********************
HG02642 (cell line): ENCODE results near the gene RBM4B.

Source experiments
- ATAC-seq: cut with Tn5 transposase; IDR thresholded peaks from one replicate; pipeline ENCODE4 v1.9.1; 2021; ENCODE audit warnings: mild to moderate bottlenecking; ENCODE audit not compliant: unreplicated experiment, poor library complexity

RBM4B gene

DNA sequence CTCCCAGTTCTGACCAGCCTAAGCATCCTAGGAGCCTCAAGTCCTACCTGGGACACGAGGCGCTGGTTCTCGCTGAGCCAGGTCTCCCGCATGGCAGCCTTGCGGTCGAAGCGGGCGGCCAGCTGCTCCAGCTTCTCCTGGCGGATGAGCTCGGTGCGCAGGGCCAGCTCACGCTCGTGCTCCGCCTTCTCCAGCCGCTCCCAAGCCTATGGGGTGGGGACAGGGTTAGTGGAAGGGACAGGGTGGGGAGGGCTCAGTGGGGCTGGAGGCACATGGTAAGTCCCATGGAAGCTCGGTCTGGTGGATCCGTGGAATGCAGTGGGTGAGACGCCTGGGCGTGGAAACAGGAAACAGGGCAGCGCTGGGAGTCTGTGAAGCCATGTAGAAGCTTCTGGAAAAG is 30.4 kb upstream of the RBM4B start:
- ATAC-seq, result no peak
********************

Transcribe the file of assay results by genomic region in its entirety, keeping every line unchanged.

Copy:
HG02642 (cell line): ENCODE results near the gene RBM4B.

Source experiments
- ATAC-seq: cut with Tn5 transposase; IDR thresholded peaks from one replicate; pipeline ENCODE4 v1.9.1; 2021; ENCODE audit warnings: mild to moderate bottlenecking; ENCODE audit not compliant: unreplicated experiment, poor library complexity

RBM4B gene

DNA sequence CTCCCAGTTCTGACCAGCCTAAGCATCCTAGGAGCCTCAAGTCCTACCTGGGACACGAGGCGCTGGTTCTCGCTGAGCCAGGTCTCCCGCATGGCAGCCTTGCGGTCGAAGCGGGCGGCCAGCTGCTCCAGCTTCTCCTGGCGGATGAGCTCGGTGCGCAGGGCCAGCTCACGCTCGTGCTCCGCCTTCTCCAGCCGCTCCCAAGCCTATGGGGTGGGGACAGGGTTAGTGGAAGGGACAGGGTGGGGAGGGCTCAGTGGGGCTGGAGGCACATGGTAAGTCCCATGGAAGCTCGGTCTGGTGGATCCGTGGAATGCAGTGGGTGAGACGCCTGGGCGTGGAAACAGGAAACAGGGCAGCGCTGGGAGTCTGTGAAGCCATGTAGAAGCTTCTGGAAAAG is 30.4 kb upstream of the RBM4B start:
- ATAC-seq, result no peak